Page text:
Queens Library Hits High Marks
By MEGAN MONTALVO
|Queens libraries have the highest overall circulation of any borough and boasts eight of the 20 branches in the city with the highest program attendance numbers.
Photo by Xin Ping Tian.
As the future of reading continues to transition towards digital formats, such as the iPad and Kindle, Queens Public Library is proving that it is still an important resource in today's knowledge economy.
On Jan. 8, the Center for an Urban Future released a new report, titled "Branches of Opportunity," which found that despite each of the City's public library systems' struggle to meet the demand for its services as a result of funding cuts, Queens has the highest overall circulation of any borough and boasts eight of the 20 branches in the City with the highest program attendance numbers.
"The Queens Library has done an amazing job at adapting to the changing demography of the Borough," said David Giles, who authored the 52-page report. "One of the most noticeable differences that we found between Queens and the other libraries was that as more immigrants started to move into the Borough, the branches began stocking books that would appeal to their native language, making them an incredible resource for new Americans."
According to the report, which is the first-ever of its kind, nearly half of Queens' population is made up of foreign-born residents with more than 190 languages spoken in the county.
Noticing that in the case of a branch in Woodside, where an influx of Nepalese families had significantly risen in recent years, Giles said that his research lead him to discover that employees had proactively stocked more Nepali books and worked with local organizations to conduct outreach events.
"Queens Library has a great deal of outreach programs and conducts about 80 multi-cultural programs a year," Giles said. "Their repertoire of resources stands out as one of the best in the country and may be unequaled anywhere else worldwide."
In addition to an unparalleled level of immigrant community involvement, the report stated that branches in Queens have the highest circulation per capita in the City and are second among the five boroughs in overall program attendance-with 597,896 people attending programs in 2011, ranging from ESOL classes to computer literacy and GED prep programs.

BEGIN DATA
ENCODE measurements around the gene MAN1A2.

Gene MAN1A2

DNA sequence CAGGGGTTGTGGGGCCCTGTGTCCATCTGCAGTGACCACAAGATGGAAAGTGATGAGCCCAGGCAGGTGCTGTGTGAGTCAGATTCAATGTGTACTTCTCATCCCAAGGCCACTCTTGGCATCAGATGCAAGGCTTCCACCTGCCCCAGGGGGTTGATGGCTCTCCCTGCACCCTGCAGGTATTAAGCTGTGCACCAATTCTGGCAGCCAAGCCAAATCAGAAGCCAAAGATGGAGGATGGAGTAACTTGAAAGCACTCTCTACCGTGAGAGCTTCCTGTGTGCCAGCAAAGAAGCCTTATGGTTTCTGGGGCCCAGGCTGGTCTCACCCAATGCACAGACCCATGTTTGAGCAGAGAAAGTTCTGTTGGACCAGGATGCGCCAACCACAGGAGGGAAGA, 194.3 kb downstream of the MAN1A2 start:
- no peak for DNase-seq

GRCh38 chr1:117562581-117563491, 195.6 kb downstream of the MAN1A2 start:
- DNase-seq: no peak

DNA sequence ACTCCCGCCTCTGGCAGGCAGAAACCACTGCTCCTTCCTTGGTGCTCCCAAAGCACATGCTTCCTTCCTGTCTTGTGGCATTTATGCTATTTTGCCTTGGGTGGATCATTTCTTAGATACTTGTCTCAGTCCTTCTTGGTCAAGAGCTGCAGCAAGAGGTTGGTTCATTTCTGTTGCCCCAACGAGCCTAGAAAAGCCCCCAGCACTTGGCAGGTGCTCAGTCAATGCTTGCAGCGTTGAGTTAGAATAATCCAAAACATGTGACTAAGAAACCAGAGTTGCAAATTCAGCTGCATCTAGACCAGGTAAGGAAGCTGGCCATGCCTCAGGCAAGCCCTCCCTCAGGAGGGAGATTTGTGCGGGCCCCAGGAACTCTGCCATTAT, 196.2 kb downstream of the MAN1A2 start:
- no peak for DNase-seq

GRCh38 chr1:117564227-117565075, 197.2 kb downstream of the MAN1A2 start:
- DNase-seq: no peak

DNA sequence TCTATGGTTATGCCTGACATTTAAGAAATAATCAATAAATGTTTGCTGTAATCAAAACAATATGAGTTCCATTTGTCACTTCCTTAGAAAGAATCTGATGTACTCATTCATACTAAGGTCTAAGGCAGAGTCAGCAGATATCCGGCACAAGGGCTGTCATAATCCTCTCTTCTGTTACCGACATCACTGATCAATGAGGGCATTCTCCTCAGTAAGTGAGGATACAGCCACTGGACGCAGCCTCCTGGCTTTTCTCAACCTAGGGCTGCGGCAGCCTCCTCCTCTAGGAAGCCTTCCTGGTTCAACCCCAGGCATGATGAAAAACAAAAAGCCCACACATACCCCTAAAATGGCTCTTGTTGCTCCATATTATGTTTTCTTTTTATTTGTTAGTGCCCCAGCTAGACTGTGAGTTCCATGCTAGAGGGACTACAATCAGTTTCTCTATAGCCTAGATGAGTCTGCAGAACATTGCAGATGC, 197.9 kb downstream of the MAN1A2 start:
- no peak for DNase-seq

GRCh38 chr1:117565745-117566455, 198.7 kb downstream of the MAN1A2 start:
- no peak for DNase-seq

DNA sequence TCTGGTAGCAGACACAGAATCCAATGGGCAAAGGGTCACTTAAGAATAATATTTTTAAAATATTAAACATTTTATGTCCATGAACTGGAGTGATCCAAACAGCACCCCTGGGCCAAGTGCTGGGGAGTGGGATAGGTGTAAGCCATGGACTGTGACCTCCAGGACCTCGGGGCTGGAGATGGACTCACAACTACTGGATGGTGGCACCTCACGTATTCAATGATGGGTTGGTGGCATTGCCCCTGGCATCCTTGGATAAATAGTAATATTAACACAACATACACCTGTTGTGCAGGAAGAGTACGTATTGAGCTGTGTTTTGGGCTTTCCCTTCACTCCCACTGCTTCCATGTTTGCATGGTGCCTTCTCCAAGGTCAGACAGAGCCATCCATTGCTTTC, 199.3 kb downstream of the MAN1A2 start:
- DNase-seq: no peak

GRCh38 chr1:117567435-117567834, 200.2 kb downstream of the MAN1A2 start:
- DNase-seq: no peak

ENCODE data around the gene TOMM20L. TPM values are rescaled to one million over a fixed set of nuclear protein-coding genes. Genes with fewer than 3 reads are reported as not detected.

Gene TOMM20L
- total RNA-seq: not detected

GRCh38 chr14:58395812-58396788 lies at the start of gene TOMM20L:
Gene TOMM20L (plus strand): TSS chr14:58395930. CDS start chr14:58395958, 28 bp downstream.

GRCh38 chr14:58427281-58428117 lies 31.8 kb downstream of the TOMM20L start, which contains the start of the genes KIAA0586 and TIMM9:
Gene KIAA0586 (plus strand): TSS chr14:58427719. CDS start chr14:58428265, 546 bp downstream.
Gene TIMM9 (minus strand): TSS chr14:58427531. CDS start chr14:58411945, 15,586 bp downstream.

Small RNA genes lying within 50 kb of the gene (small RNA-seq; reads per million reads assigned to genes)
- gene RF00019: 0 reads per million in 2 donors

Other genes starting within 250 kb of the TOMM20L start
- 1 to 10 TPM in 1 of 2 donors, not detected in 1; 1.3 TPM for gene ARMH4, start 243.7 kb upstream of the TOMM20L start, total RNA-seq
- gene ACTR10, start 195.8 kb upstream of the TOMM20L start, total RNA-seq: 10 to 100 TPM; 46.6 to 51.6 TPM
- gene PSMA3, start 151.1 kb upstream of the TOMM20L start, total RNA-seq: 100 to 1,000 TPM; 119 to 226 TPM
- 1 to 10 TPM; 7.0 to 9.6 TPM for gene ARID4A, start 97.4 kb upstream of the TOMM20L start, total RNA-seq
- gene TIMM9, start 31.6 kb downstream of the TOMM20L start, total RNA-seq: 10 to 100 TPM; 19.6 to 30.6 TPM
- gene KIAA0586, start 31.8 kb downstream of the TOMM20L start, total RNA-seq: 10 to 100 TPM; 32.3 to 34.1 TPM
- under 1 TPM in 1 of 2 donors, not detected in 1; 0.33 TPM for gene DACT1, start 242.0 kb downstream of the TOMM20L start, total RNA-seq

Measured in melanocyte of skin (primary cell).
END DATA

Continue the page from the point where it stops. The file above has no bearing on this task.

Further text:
"Queens Library enriches the lives of 45,000 people every day," Queens Library President Thomas Galante said. "In a world in which information is power, we provide people with the tools and assistance they need to succeed, and access to the technology that makes it all possible."
Although attendance for all adult programs at the Queens Library grew by 79 percent between 2002 and 2011, the report highlighted that its acquisitions budget is down from $15 million per year to $5 million.
"Due to budget restraints, we saw that many branches began limiting the amount of hours they remain open," Giles said. "Since 2008, Queens Library has received $17.5 million in City budget cuts. Obviously, this has had a negative impact on their ability to deliver services."
After comparing Queens Library to several other major cities, Giles said that it ranked 20th out of the 25 large urban libraries in the number of hours it is open per week. On average, branches in Queens are open at 40.7 hours a week, compared to Columbus at 72, Detroit at 45 and Boston and Chicago, which are both at 50.
However, despite the loss of City funding, the report found that within Borough limits, Borough President Helen Marshall has steered more money toward library projects than the other four borough presidents combined.
"Between 2003 and 2012, the Queens borough president spent more than $54 million or $24.33 per person on libraries," the report read. "During this same period, the Bronx borough president spent $14.37 per person, while the Brooklyn, Manhattan and Staten Island borough presidents all spent less than $8 per person."
In light of the report's findings, Giles' recommendations for progress include a proposed baseline library budget in the City's Financial Plan and a change in State law to allow libraries to receive Employment Preparation Education funds for adult literacy programs.
"It's unacceptable for New York City's public libraries to be open barely 40 hours a week on average when there is such overwhelming demand for the programs and services they offer today," Giles wrote. "There's no reason why New York's libraries shouldn't be open as many hours each week as the libraries in Detroit, Boston, Chicago, Memphis, Austin and so many other large cities."
Reach Reporter Megan Montalvo at (718) 357-7400 Ext. 128 or email@example.com.